Edward Morgan Forster was born on January 1, 1879, in London, into an upper middle class family. His father, an architect, died two years later, and the young Forster was raised by his mother and his great aunt. These women remained influential over Forster for much of his life, which sheds some light on his preference for strong female characters in his novels.
Forster graduated from King's College, Cambridge, in 1901 and resolved to pursue his writing. He traveled in Italy and Greece with his mother, and worked as a tutor in Germany in 1905. In the same year he published his first novel, Where Angels Fear to Tread. The Longest Journey (1907) and A Room with a View (1908) soon followed. Forster wrote the first half of A Room with a View during a stay in Italy with his mother. The novel shows his support for the new, liberal social behaviors of the Edwardian age, in contrast to the more sober ideals prevalent during Queen Victoria's reign. Even in his early work, Forster's style distinguished itself as lighter and more conversational in diction than the English novelists who preceded him. His critical yet sympathetic views of people and their interactions marked him as a master of character and societal analysis. In 1910, his novel Howard's End was published to great public acclaim. A Passage to India (1924) was published in 1924, and is known as his most complex and mature work.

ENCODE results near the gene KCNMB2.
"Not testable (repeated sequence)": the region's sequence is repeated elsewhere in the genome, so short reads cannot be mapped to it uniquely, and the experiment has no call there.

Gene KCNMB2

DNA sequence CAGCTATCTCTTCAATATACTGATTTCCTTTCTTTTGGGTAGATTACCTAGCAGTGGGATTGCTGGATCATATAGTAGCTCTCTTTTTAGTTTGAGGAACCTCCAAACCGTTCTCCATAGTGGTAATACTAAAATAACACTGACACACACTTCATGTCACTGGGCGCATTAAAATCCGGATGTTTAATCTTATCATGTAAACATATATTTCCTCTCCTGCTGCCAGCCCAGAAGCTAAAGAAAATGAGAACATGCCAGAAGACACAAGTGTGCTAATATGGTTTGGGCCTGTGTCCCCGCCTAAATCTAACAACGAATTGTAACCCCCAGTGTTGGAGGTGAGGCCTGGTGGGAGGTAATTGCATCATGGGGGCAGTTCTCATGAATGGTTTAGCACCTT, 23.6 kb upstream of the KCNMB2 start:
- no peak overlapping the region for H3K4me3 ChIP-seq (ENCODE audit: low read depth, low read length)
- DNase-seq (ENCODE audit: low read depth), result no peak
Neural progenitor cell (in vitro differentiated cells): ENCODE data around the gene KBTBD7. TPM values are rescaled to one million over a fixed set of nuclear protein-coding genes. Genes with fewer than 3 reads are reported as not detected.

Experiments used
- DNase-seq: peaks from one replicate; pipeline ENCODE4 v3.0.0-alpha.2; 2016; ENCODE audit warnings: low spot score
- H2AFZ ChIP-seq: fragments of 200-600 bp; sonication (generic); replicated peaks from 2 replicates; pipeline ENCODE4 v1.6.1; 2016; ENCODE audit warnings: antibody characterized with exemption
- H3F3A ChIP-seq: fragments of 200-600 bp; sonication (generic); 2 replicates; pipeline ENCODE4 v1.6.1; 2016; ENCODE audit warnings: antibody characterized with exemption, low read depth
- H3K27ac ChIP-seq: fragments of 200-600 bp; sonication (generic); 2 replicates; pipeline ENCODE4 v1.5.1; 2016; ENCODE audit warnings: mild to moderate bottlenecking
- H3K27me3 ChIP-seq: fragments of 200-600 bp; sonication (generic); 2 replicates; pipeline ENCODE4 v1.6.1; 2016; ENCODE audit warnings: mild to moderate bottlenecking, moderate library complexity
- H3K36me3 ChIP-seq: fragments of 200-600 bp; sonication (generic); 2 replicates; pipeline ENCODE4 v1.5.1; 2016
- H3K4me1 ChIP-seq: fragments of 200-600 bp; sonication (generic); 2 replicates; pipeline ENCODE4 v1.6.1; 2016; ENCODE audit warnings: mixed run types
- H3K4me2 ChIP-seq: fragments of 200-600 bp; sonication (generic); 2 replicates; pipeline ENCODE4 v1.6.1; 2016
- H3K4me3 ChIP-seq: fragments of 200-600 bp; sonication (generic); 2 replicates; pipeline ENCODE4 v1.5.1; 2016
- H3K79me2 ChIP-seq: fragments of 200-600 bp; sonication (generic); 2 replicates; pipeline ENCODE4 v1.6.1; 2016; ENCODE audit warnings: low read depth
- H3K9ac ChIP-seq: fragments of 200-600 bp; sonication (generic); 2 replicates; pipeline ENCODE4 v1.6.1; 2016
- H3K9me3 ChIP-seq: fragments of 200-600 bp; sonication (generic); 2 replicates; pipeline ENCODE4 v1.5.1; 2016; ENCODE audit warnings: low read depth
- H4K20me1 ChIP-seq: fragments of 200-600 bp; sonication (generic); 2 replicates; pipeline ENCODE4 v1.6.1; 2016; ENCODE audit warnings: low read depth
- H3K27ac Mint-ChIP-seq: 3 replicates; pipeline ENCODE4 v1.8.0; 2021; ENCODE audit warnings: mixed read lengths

The years between the turn of the century and World War I were an optimistic time for England. As liberal Edwardian ideals slowly moved in over the old Victorian ways, a general optimism began to prevail, manifested in the belief that man might be made better through a more liberal education. Throughout his life, Forster stressed the importance of individuality and good will, emphasizing his belief in humanity's potential for self-improvement. Forster became an active member of a movement of writers and thinkers known as the Bloomsbury Group, a number of intellectuals defined in part tby their radical opposition to Victorian traditions and manners. Included among the other members of the group were Virginia Woolf and John Maynard Keynes.
Cambridge offered Forster a fellowship in 1946, and he remained there until his death on June 7, 1970. He accepted an Order of Merit in 1969. Along with his novels, Forster also published short stories, essays, and the famous critical work, Aspects of the Novel. He also collaborated with Eric Crozier on the libretto to the opera Billy Budd, Sailor, composed by Benjamin Britten. His novel Maurice, about a homosexual man, was published, according to his wishes, after his death, in 1971.
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